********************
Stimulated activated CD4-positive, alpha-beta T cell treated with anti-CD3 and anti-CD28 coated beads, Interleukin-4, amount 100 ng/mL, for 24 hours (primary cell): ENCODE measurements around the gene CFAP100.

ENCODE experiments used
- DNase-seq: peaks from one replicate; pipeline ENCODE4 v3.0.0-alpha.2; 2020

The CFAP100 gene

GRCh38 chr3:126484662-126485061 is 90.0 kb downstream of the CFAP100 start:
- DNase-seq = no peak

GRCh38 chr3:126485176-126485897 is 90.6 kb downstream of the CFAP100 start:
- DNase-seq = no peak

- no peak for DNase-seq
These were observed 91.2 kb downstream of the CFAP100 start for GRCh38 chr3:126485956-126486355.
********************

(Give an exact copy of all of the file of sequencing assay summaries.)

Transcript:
Stimulated activated CD4-positive, alpha-beta T cell treated with anti-CD3 and anti-CD28 coated beads, Interleukin-4, amount 100 ng/mL, for 24 hours (primary cell): ENCODE measurements around the gene CFAP100.

ENCODE experiments used
- DNase-seq: peaks from one replicate; pipeline ENCODE4 v3.0.0-alpha.2; 2020

The CFAP100 gene

GRCh38 chr3:126484662-126485061 is 90.0 kb downstream of the CFAP100 start:
- DNase-seq = no peak

GRCh38 chr3:126485176-126485897 is 90.6 kb downstream of the CFAP100 start:
- DNase-seq = no peak

- no peak for DNase-seq
These were observed 91.2 kb downstream of the CFAP100 start for GRCh38 chr3:126485956-126486355.